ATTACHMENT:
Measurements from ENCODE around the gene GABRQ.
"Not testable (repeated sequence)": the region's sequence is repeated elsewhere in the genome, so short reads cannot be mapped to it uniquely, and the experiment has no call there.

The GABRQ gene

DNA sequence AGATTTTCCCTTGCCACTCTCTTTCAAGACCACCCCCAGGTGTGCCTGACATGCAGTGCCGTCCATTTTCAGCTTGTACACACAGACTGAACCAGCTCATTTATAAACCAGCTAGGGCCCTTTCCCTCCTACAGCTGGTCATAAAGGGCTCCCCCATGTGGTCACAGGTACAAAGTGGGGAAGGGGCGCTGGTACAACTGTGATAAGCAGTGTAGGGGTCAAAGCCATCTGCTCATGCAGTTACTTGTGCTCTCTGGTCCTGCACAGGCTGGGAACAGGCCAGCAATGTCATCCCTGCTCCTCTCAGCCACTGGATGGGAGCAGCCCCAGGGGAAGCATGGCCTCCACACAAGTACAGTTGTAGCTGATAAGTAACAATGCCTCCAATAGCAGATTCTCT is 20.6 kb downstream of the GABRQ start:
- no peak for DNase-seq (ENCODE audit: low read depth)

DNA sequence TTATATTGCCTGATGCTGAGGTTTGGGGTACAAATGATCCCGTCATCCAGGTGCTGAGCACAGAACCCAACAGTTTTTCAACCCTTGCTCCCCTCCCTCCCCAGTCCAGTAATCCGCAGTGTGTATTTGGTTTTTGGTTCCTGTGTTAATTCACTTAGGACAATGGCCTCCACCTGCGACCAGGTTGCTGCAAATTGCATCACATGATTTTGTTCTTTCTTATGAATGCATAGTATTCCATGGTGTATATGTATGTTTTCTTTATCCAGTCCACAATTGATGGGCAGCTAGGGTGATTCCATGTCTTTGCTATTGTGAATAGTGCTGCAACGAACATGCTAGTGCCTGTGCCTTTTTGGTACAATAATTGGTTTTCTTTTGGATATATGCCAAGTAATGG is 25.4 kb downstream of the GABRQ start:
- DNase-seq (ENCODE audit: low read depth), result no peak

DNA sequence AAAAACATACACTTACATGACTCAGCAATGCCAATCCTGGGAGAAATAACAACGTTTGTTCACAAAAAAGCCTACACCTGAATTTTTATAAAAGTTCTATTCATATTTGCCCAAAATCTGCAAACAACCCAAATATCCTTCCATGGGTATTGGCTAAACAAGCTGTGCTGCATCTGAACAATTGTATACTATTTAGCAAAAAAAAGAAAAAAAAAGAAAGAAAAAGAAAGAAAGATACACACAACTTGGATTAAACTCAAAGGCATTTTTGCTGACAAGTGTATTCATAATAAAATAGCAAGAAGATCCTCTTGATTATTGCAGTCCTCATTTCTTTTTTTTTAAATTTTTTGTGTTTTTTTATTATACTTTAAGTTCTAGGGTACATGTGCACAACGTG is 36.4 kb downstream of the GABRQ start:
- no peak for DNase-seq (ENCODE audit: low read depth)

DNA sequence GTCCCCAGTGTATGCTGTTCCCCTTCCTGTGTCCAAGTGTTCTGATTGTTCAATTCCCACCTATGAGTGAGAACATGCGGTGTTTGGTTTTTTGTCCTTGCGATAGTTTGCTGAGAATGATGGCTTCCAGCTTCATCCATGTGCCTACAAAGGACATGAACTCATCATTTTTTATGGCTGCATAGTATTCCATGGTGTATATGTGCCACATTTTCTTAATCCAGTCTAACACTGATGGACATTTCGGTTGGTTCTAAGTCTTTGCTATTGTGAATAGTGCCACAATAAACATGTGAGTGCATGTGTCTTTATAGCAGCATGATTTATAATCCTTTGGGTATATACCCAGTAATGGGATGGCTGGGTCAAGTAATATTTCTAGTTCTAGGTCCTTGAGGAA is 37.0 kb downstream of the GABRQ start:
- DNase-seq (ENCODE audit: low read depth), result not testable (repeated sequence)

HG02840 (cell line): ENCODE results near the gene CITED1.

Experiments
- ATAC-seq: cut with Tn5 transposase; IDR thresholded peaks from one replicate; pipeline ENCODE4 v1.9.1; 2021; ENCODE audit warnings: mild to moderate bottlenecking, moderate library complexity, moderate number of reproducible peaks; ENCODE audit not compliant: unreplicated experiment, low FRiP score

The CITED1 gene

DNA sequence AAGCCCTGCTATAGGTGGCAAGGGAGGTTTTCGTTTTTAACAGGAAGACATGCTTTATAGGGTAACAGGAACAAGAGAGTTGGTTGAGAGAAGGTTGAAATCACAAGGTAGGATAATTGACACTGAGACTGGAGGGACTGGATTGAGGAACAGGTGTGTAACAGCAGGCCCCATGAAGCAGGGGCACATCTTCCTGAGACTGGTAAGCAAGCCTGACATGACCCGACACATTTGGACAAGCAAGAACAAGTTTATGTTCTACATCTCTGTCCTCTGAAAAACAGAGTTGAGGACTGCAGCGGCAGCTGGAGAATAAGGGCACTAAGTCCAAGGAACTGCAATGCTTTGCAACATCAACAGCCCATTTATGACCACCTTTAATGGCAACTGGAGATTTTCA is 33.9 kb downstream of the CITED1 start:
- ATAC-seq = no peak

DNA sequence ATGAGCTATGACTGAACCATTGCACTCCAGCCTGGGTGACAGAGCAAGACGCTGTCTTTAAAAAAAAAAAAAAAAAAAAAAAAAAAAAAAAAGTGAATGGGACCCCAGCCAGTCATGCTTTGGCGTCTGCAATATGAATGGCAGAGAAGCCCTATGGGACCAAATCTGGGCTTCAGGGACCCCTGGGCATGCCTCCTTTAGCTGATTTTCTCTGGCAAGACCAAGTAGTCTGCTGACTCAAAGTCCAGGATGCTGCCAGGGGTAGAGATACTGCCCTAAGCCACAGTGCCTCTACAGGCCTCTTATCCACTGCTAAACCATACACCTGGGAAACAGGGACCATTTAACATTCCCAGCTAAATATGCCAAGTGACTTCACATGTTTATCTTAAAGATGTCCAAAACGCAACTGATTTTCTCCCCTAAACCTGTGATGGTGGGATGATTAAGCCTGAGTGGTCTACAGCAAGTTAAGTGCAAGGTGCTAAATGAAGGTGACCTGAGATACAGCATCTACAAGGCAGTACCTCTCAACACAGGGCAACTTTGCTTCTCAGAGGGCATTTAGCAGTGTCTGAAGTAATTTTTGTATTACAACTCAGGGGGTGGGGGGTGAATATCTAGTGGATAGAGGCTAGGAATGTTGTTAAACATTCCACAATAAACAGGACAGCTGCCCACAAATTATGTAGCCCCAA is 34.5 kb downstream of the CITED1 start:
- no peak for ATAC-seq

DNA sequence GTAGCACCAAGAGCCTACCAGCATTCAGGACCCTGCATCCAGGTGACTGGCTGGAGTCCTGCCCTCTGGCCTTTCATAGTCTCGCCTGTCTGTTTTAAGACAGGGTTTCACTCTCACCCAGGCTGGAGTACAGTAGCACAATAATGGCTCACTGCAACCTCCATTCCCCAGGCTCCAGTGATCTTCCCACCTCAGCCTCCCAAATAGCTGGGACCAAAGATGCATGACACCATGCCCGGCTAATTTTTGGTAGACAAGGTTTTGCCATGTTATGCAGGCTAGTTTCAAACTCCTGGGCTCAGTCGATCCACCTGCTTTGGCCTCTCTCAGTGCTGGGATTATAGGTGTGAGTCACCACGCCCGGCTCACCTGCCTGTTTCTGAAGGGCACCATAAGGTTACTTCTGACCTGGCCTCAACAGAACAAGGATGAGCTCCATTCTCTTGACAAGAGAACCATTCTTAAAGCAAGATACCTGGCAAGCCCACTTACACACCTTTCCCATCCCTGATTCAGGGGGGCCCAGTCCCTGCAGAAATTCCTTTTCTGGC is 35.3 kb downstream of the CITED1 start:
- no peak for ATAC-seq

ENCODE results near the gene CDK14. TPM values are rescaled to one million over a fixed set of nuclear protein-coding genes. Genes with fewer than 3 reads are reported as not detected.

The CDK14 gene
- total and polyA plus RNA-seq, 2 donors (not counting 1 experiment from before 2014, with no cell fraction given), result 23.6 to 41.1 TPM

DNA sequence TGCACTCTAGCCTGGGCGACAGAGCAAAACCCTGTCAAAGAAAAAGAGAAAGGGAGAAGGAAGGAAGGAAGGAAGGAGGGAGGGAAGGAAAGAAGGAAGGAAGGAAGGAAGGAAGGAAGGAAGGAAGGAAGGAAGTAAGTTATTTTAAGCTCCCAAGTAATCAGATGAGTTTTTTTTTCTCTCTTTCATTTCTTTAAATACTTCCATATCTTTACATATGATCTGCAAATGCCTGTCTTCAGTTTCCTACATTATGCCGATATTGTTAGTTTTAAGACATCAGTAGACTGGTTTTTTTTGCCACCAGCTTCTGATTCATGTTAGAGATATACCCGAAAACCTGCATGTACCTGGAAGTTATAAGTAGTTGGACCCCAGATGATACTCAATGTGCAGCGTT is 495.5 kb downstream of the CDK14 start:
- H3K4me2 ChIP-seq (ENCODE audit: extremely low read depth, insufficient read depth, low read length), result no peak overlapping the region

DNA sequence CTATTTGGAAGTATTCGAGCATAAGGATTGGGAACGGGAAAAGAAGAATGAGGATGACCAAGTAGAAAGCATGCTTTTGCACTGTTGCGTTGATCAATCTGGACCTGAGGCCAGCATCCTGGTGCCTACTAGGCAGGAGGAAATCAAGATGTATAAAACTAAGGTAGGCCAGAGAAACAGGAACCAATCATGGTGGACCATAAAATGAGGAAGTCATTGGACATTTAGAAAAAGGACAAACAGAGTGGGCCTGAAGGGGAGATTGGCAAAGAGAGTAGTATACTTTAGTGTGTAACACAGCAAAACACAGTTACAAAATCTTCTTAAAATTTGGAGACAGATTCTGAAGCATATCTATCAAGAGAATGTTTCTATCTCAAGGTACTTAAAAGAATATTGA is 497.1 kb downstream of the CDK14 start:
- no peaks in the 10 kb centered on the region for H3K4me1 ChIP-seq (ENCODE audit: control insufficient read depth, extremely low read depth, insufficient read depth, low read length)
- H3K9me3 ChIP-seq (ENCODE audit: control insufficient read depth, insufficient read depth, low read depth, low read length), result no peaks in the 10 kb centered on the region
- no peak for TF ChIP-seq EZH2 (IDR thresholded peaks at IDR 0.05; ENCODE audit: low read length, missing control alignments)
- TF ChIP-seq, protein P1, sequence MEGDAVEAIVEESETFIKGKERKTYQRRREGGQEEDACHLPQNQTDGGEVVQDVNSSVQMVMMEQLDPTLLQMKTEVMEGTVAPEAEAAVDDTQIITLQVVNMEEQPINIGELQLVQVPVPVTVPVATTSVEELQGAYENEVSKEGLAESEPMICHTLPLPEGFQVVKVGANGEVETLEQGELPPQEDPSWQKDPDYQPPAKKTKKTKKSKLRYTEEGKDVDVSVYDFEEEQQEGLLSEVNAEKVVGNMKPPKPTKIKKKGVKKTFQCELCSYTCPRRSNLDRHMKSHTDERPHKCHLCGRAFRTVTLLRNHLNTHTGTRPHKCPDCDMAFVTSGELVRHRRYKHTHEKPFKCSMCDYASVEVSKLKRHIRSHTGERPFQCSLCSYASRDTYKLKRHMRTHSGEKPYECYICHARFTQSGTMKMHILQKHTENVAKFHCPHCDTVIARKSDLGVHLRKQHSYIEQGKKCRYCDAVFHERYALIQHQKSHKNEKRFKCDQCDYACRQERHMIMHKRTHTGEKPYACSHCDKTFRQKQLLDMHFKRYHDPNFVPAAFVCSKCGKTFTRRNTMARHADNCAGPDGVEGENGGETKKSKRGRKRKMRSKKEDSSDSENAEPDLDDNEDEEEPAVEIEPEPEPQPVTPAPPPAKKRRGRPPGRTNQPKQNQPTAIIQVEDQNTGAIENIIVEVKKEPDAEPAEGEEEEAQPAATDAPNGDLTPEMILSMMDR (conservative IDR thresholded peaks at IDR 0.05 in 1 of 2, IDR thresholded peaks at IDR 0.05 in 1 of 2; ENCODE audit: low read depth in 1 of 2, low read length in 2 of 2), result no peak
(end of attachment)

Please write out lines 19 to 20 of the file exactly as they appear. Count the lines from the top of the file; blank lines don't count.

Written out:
- no peak for ATAC-seq

DNA sequence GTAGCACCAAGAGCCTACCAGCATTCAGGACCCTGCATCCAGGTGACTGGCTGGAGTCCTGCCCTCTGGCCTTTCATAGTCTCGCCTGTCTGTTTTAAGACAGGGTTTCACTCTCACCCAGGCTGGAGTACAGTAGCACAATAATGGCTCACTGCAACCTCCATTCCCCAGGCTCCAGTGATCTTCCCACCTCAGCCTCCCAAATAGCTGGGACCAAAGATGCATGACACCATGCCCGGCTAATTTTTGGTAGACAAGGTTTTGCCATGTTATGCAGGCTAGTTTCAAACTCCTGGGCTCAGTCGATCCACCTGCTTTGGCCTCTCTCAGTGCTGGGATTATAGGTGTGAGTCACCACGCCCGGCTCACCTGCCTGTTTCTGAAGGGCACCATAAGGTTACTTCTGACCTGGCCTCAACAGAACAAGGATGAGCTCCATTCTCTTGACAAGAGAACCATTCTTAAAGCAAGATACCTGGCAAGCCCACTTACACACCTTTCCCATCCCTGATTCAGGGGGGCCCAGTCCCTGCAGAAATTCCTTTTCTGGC is 35.3 kb downstream of the CITED1 start: